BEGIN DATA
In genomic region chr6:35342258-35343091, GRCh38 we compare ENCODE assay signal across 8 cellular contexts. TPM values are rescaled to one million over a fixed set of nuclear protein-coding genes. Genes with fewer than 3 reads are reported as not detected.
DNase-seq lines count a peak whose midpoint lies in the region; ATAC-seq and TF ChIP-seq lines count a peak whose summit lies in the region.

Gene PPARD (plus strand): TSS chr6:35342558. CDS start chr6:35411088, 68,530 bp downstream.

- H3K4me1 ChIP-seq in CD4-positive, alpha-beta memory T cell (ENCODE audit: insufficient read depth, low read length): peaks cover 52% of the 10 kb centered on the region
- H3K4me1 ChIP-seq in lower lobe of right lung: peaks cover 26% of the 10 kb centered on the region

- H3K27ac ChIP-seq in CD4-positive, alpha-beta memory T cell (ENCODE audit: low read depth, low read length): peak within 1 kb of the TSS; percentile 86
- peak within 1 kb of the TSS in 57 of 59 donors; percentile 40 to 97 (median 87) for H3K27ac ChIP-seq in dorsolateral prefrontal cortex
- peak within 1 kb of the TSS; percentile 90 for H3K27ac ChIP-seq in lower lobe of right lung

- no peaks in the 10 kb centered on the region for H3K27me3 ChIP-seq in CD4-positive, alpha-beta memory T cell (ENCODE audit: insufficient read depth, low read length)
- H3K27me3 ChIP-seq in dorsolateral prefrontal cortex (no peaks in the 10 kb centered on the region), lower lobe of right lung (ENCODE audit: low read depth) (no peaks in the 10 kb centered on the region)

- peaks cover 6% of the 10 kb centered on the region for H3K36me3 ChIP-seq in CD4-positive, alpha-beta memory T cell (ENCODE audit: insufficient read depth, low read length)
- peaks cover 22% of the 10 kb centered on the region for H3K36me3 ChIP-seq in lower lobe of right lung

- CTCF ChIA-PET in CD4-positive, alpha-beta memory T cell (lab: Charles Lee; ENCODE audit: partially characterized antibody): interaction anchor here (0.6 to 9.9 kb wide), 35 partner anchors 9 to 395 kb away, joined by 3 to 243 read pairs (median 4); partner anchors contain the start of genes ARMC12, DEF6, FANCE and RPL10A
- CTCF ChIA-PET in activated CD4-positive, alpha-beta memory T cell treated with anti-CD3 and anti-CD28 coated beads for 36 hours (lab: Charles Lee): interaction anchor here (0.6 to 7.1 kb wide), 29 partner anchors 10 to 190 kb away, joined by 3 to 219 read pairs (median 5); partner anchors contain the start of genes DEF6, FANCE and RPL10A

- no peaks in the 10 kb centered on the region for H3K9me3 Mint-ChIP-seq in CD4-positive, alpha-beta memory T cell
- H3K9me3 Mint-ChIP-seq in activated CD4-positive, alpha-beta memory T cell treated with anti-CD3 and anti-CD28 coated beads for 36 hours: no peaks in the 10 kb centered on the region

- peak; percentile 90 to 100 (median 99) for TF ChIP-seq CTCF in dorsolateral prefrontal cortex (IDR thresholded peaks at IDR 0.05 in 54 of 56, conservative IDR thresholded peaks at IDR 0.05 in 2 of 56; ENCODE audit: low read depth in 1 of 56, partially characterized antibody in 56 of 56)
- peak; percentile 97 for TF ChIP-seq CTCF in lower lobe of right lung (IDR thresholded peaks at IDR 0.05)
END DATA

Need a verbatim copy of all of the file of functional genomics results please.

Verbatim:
In genomic region chr6:35342258-35343091, GRCh38 we compare ENCODE assay signal across 8 cellular contexts. TPM values are rescaled to one million over a fixed set of nuclear protein-coding genes. Genes with fewer than 3 reads are reported as not detected.
DNase-seq lines count a peak whose midpoint lies in the region; ATAC-seq and TF ChIP-seq lines count a peak whose summit lies in the region.

Gene PPARD (plus strand): TSS chr6:35342558. CDS start chr6:35411088, 68,530 bp downstream.

- H3K4me1 ChIP-seq in CD4-positive, alpha-beta memory T cell (ENCODE audit: insufficient read depth, low read length): peaks cover 52% of the 10 kb centered on the region
- H3K4me1 ChIP-seq in lower lobe of right lung: peaks cover 26% of the 10 kb centered on the region

- H3K27ac ChIP-seq in CD4-positive, alpha-beta memory T cell (ENCODE audit: low read depth, low read length): peak within 1 kb of the TSS; percentile 86
- peak within 1 kb of the TSS in 57 of 59 donors; percentile 40 to 97 (median 87) for H3K27ac ChIP-seq in dorsolateral prefrontal cortex
- peak within 1 kb of the TSS; percentile 90 for H3K27ac ChIP-seq in lower lobe of right lung

- no peaks in the 10 kb centered on the region for H3K27me3 ChIP-seq in CD4-positive, alpha-beta memory T cell (ENCODE audit: insufficient read depth, low read length)
- H3K27me3 ChIP-seq in dorsolateral prefrontal cortex (no peaks in the 10 kb centered on the region), lower lobe of right lung (ENCODE audit: low read depth) (no peaks in the 10 kb centered on the region)

- peaks cover 6% of the 10 kb centered on the region for H3K36me3 ChIP-seq in CD4-positive, alpha-beta memory T cell (ENCODE audit: insufficient read depth, low read length)
- peaks cover 22% of the 10 kb centered on the region for H3K36me3 ChIP-seq in lower lobe of right lung

- CTCF ChIA-PET in CD4-positive, alpha-beta memory T cell (lab: Charles Lee; ENCODE audit: partially characterized antibody): interaction anchor here (0.6 to 9.9 kb wide), 35 partner anchors 9 to 395 kb away, joined by 3 to 243 read pairs (median 4); partner anchors contain the start of genes ARMC12, DEF6, FANCE and RPL10A
- CTCF ChIA-PET in activated CD4-positive, alpha-beta memory T cell treated with anti-CD3 and anti-CD28 coated beads for 36 hours (lab: Charles Lee): interaction anchor here (0.6 to 7.1 kb wide), 29 partner anchors 10 to 190 kb away, joined by 3 to 219 read pairs (median 5); partner anchors contain the start of genes DEF6, FANCE and RPL10A

- no peaks in the 10 kb centered on the region for H3K9me3 Mint-ChIP-seq in CD4-positive, alpha-beta memory T cell
- H3K9me3 Mint-ChIP-seq in activated CD4-positive, alpha-beta memory T cell treated with anti-CD3 and anti-CD28 coated beads for 36 hours: no peaks in the 10 kb centered on the region

- peak; percentile 90 to 100 (median 99) for TF ChIP-seq CTCF in dorsolateral prefrontal cortex (IDR thresholded peaks at IDR 0.05 in 54 of 56, conservative IDR thresholded peaks at IDR 0.05 in 2 of 56; ENCODE audit: low read depth in 1 of 56, partially characterized antibody in 56 of 56)
- peak; percentile 97 for TF ChIP-seq CTCF in lower lobe of right lung (IDR thresholded peaks at IDR 0.05)